Friday, 6 December 2013

Rook, by Jane Rusbridge

Such a beautiful cover though...
Another Broadway Book Club choice, Rook opens on a promisingly bloodthirsty scene from the battle of Hastings- Edith Swanneck is required to identify the maimed and decapitated body of King Harold before it is even cold.  'Dual thread narratives are quite a commonly used convention', I'm thinking, 'Don't jump to any conclusions yet, it could be interesting'.

Wooshing forward to the present day, don't get too excited, that's the last you'll hear of oldentimes. The rest of the novel tells the story of Nora, a professional Cellist who has returned from travelling the World to her hometown of Bosworth, Suffolk for undisclosed reasons- presumably to face her past, come to terms with something and/or settle a score.  She interacts with assorted villagers, does some rigorous running, has a few passive aggressive arguments with her increasingly frail and progressively senile mother, Ada and adopts a near-death baby rook from a ditch.  One day a young, handsome documentary maker turns up in Bosworth with the intention of filming a documentary on the local church, supposed resting place of King Cnut's illegitimate, drowned and mysteriously unnamed daughter.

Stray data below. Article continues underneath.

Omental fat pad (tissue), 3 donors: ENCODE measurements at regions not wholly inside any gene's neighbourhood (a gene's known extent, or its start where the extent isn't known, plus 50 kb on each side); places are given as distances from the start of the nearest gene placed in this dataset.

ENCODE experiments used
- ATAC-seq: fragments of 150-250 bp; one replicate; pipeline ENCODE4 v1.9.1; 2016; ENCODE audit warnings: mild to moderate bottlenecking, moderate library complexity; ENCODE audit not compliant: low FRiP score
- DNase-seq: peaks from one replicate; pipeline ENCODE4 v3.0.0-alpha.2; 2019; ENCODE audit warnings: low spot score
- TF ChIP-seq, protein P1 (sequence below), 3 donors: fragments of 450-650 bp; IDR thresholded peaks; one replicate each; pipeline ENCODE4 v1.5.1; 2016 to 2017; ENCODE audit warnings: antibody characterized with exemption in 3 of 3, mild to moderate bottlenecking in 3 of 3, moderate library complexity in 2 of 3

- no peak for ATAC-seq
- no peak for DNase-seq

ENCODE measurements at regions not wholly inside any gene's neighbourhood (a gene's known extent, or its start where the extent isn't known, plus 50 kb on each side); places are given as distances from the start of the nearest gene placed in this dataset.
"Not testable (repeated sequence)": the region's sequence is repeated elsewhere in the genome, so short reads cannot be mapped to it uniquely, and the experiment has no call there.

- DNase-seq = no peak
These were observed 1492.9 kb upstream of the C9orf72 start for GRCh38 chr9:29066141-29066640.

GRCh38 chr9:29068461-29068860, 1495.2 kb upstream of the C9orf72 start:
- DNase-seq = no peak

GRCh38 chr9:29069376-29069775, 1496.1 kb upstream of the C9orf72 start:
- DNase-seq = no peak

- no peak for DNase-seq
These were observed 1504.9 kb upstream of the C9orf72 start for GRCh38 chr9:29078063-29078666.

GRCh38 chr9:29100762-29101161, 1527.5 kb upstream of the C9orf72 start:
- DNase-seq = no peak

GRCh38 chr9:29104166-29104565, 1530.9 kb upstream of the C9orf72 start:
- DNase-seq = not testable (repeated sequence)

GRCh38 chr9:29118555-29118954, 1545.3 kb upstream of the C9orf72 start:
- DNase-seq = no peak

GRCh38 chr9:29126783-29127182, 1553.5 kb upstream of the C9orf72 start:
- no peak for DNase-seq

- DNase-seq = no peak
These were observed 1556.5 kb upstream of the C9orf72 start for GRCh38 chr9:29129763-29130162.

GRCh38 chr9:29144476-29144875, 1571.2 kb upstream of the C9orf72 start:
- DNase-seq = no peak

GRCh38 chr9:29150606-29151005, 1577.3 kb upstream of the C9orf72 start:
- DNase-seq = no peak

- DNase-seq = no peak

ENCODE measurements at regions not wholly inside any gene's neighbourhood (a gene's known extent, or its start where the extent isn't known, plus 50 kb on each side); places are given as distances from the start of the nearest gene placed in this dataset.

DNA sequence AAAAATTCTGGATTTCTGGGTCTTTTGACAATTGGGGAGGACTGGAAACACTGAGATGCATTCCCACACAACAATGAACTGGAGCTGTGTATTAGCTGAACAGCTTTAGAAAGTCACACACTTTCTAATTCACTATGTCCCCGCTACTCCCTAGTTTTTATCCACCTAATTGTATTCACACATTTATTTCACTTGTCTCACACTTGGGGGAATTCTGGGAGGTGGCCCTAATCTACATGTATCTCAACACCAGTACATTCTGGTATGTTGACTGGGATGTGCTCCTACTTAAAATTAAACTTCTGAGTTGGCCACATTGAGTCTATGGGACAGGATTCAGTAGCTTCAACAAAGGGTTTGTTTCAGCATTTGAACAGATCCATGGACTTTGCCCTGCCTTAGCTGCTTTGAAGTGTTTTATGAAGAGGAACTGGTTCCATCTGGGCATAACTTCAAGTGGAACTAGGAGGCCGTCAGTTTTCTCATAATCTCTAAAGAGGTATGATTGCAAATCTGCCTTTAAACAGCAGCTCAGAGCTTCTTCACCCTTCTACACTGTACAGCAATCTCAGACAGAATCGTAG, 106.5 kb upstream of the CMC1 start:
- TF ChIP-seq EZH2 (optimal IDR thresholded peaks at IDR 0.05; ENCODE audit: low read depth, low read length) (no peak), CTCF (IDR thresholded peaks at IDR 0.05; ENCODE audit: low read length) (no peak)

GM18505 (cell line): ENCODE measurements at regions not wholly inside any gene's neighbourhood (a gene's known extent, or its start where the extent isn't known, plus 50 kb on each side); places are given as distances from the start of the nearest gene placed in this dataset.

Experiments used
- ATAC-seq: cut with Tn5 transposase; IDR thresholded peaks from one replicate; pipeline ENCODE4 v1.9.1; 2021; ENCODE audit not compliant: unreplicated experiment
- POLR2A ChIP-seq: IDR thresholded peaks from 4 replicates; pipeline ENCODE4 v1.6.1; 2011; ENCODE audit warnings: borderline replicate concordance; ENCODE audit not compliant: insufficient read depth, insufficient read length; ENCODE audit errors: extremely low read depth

What I found most frustrating about this book was the author's distracting use of language.  The book felt like an exercise in "Evoking a Sense of Place" in a Creative Writing course.  Too much long-winded, pretentious description (lots of light, lots of evocative sounds), too many metaphors and adverbs, too much poetic lingering  on unimportant details.  Some might call that beautiful writing, but I just found it really really irritating.  I get that sometimes a place can be as much of a character as the people that populate it, I get that some novels are light on plot but carried by good writing and I get that sometimes novels are like life and sometimes life is boring.  I've got absolutely nothing against flowery prose or against thorough description, but it has to serve a purpose. It needs to endear a character, it has to repulse or reveal.  It's not enough to be just do it for the sake of it.

I also felt like there were far too many superfluous or sometimes downright confusing characters that looks like they were going to infect some life into the plot, but then simply melted away or were forgotten.  The landlord, the Italian ice cream man boyfriend of the Mother, the pregnant hippie and her Greek husband, the guy who buys the books and donates was all too much and in the end I gave up trying to remember who was who..

I'd like to say the pace picks up half way through and it becomes a tense domestic episode, but that would be a lie.  I was thoroughly disappointed with this novel, and reading it became a bit of a chore.  I really wanted to read of the Anglo-Saxon warriors, the horrific battles and the quietly forgotten aftermath that shaped the future of the part of the world that the author seems to love so much, but was left instead with a musician having an emotional breakdown in a town that had just opened a new cafe.

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